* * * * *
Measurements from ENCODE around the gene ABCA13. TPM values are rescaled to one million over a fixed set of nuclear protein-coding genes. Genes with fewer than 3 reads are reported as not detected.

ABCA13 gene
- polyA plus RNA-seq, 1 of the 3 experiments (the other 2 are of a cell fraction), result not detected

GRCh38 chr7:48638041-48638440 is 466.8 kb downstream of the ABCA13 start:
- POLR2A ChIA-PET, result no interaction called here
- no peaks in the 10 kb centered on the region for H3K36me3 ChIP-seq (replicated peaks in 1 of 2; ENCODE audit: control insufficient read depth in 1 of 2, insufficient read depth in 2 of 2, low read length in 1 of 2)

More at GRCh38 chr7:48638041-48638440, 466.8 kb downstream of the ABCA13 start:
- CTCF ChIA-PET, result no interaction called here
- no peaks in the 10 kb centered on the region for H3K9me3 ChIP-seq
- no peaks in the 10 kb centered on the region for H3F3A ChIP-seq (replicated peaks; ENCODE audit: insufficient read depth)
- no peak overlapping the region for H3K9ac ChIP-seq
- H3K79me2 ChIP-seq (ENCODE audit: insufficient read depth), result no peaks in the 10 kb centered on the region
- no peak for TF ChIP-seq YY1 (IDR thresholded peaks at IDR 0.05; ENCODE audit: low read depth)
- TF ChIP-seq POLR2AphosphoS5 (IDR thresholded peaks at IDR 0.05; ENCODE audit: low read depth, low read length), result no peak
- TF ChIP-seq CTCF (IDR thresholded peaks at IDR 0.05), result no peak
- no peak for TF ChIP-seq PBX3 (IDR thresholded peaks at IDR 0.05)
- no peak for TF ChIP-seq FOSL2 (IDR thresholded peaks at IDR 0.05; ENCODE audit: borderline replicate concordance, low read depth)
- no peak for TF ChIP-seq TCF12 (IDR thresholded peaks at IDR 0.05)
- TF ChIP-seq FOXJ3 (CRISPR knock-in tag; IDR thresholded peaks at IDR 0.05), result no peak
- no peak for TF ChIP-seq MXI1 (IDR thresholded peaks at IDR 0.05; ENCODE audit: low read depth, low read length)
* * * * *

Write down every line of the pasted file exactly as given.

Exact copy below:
Measurements from ENCODE around the gene ABCA13. TPM values are rescaled to one million over a fixed set of nuclear protein-coding genes. Genes with fewer than 3 reads are reported as not detected.

ABCA13 gene
- polyA plus RNA-seq, 1 of the 3 experiments (the other 2 are of a cell fraction), result not detected

GRCh38 chr7:48638041-48638440 is 466.8 kb downstream of the ABCA13 start:
- POLR2A ChIA-PET, result no interaction called here
- no peaks in the 10 kb centered on the region for H3K36me3 ChIP-seq (replicated peaks in 1 of 2; ENCODE audit: control insufficient read depth in 1 of 2, insufficient read depth in 2 of 2, low read length in 1 of 2)

More at GRCh38 chr7:48638041-48638440, 466.8 kb downstream of the ABCA13 start:
- CTCF ChIA-PET, result no interaction called here
- no peaks in the 10 kb centered on the region for H3K9me3 ChIP-seq
- no peaks in the 10 kb centered on the region for H3F3A ChIP-seq (replicated peaks; ENCODE audit: insufficient read depth)
- no peak overlapping the region for H3K9ac ChIP-seq
- H3K79me2 ChIP-seq (ENCODE audit: insufficient read depth), result no peaks in the 10 kb centered on the region
- no peak for TF ChIP-seq YY1 (IDR thresholded peaks at IDR 0.05; ENCODE audit: low read depth)
- TF ChIP-seq POLR2AphosphoS5 (IDR thresholded peaks at IDR 0.05; ENCODE audit: low read depth, low read length), result no peak
- TF ChIP-seq CTCF (IDR thresholded peaks at IDR 0.05), result no peak
- no peak for TF ChIP-seq PBX3 (IDR thresholded peaks at IDR 0.05)
- no peak for TF ChIP-seq FOSL2 (IDR thresholded peaks at IDR 0.05; ENCODE audit: borderline replicate concordance, low read depth)
- no peak for TF ChIP-seq TCF12 (IDR thresholded peaks at IDR 0.05)
- TF ChIP-seq FOXJ3 (CRISPR knock-in tag; IDR thresholded peaks at IDR 0.05), result no peak
- no peak for TF ChIP-seq MXI1 (IDR thresholded peaks at IDR 0.05; ENCODE audit: low read depth, low read length)